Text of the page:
Under the Skin


In Under the Skin, Scarlett Johansson is an otherworldly, not-quite-human alien disguised as a voluptuous young woman who’s out scouring the streets of Glasgow for vulnerable and isolated young men to hunt and kill. She’s enabled in this task by a stern male alien in motorbike leathers, who begins to hunt her when she starts sympathising with her human cohorts.

Under the Skin is quite a slow film, but it’s clever. I really really loved the fact that the alien lands in flippin Scotland, so no-one could understand the accents, let alone a bloodsucking flesh-eater from outerspace. The incomprehensible cacophony just adds to Scarlett’s other-ness. I also absolutely loved the visuals depicting exactly what happens to the victims once Scarlett’s trapped them in her evil lair: awesome sci-fi. On the negative side, I didn’t like the director’s decision to use a lot of amateur performers filmed with hidden cameras; it makes the dialogue jolty and wooden, and I didn’t think it did justice to the script. On the whole though, I found Under the Skin compelling and worth a watch. One thing’s for sure: Mizz Johansson is not afraid to be far far away from Hollywood glamour.

World War Z

World War Z, if you hadn’t heard, is a book that’s styled as an intellectual history of a massive, unprecedented global calamity which happens to involve zombies. Written by Max Brooks, it’s obviously not high art, but it is terrifically well written and the world it conjures is truly vivid and truly scary. So when the movie was announced, I was excited. But then came the naysaying reports – the bloated budget, the over-runs, the re-shoots, the clashes between Brad Pitt and director Marc Forster, Max Brooks distancing himself from the entire project. My heart sank. But then, and then….I went to see it.


All I can tell you is that World War Z is a cracking film. It’s a thrilling ride (maybe a little gore-less for most zombie genre fans) that races headlong from country to country as the world caves in and Brad tries to reach the source of the infection. It’s NOTHING like the book, but the exposition is excellent, the cinematography is astounding, the sfx breath-taking, the speed, the zip, the tension, the pressure is just first rate. There’s no maudlin crap either, and no false sympathy engendered by a rescued dog or a lost girl. It’s just a relentless scramble to save the earth. This is how we like our disaster movies.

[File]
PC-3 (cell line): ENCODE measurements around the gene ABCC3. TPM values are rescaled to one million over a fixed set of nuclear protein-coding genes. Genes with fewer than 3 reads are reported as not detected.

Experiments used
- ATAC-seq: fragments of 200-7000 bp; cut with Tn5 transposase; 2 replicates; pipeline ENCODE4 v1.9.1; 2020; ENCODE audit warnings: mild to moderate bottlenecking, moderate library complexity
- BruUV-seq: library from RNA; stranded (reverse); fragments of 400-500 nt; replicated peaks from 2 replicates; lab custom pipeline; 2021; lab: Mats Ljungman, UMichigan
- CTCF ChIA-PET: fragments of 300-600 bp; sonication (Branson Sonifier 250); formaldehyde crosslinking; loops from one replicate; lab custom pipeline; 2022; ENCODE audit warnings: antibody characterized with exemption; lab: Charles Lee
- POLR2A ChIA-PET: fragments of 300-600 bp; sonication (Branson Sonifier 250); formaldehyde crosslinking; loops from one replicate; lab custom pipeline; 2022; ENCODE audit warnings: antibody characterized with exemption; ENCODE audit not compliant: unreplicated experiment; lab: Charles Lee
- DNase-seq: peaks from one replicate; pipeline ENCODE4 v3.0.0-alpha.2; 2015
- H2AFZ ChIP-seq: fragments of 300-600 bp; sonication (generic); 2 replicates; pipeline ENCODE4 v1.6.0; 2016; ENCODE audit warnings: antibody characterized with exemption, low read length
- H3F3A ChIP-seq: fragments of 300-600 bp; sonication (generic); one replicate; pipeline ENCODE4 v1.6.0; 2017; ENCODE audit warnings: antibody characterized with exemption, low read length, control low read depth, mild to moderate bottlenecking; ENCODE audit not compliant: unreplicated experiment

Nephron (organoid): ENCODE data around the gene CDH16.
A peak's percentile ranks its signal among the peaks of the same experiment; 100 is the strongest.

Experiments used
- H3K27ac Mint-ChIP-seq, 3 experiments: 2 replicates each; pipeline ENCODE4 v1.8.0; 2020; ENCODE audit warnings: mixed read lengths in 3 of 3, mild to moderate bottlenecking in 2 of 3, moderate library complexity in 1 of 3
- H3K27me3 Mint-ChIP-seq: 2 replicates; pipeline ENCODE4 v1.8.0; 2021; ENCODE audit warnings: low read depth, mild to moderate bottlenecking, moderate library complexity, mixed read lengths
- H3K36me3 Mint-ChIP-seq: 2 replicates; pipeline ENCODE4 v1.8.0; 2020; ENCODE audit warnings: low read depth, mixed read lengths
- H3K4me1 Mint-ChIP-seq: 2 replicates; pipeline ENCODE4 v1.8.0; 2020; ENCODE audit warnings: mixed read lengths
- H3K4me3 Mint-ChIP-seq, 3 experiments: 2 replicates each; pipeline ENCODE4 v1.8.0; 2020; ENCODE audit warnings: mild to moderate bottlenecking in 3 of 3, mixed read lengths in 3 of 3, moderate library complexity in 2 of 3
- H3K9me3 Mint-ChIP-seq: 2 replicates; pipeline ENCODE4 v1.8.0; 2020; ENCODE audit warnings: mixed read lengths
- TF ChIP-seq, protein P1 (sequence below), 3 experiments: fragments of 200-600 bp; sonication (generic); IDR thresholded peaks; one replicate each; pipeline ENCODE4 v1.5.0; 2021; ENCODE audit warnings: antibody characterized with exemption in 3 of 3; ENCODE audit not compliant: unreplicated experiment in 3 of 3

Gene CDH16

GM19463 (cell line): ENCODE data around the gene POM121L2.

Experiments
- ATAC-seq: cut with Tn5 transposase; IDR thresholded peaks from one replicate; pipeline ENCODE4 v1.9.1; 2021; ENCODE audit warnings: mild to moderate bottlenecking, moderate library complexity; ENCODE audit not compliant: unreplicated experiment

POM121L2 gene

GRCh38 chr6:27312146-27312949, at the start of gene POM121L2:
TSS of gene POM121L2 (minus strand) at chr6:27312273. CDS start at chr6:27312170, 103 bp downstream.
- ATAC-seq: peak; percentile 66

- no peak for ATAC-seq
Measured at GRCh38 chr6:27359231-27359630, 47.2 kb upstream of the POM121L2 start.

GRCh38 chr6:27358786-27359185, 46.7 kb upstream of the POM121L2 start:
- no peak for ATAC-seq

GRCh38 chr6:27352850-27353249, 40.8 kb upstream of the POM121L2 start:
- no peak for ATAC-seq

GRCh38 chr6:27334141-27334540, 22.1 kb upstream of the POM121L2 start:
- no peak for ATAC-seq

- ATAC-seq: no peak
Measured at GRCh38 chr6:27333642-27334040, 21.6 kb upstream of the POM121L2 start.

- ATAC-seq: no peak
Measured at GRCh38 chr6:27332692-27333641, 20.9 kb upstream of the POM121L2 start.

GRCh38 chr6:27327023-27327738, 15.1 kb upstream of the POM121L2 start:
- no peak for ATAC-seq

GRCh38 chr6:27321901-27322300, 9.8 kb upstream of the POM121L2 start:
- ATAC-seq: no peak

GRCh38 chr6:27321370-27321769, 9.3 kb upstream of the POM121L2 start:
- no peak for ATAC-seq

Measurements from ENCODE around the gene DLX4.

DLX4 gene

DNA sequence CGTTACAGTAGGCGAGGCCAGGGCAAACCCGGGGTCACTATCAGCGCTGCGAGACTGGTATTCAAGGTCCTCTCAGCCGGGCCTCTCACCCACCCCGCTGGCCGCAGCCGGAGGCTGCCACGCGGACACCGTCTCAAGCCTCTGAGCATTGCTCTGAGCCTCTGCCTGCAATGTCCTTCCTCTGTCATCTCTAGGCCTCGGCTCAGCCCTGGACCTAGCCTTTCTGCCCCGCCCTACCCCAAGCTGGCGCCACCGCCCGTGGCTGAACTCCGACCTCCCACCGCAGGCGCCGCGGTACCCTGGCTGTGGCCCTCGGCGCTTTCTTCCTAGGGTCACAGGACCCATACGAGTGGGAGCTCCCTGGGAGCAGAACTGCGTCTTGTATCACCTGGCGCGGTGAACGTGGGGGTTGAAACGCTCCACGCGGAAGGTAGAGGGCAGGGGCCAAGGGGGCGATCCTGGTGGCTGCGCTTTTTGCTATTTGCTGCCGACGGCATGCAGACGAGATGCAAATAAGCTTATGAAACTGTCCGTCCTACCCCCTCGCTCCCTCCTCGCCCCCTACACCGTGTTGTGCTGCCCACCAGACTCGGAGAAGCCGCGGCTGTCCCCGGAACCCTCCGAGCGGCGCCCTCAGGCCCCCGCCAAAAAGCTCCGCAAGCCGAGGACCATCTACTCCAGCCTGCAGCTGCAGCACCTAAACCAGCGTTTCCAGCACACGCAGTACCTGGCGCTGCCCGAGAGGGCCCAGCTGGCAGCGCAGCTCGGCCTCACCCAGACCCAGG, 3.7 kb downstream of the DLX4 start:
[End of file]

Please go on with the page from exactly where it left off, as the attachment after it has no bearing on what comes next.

World War Z filmed Glasgow for Philadelphia and Malta for Jerusalem. It’s even got James Badge Dale. It’s literally a Must-See (yes, even in hated 3-D) and my movie-of-the-year so far.

Cloud Atlas

Although Cloud Atlas polarised the critics, I’m going to say simply that I thought it an astonishing, moving and utterly unforgettable film. I watched it twice, in somewhat quick succession, and the second viewing was even better than the first. Don’t get me wrong, the six interweaving tales of how reincarnated souls move through the centuries and find redemption is not necessarily an easy watch – you have to pay pretty close attention to what’s going on, the tonal shifts between the episodes can be jarring, and the racial, tribal and gender-hopping is somewhat off-putting. But it somehow rises above the limitations of its assorted chaotic parts to become one of the most memorable film experiences that I can remember.


The soundtrack in particular is literally gobsmacking – I’ll be buying that – and I thought Ben Whishaw’s turn as the amoral 30’s composer was stand-out. Locations wise, the island scenes were shot on Majorca in the Balearics – in the World Heritage site of the Serra de Tramuntana mountains, at Sa Calobra and near Formentor. Another quirk: the San Francisco scenes shot in Glasgow. Oh indeed, everything IS connected.


A couple of years ago, in the middle of the night, we were woken by the sounds of shouting in the streets outside our loft. Sounded unnervingly like a riot – which would be unusual but not entirely unheard of in South Africa, after all. It turned out to be a movie production, featuring people dressed like punk rockers attacking a large vehicle, right on the steps of elegant City Hall. (You’d think that South African producers would be a bit more fastidious about neighbour notification – I remember a few years back a movie filming a gun battle, at night, in the middle of gang-land, and they hadn’t notified anyone. Gang members came running…..)

It turns out the movie that woke me was Doomsday, a post-apocalyptic thriller starring Rhona Mitra. It’s  something of a bit of a dog’s breakfast of a film – Mad Max meets Braveheart meets 28 Days Later. In short, it’s 30-odd years after a devastating Scottish plague, and the country’s been isolated ever since by its cynical southern neighbours. As a result, half the surviving population has gone feral, the remainder, medieval. And now a small team of scientists are sent in to find out what’s what…..

It’s completely inconsistent (cannibals in the midst of a massive herd of cattle) but all entertaining enough. (same director, Neil Marshall who made The Descent and Dog Soldiers, so not a surprise.) Rhona Mitra was good too. I thought the producers did very well to seamlessly merge the South African scenes with the Scottish ones; it was difficult to tell the difference. Wikipedia interestingly has the best stuff on how that was achieved.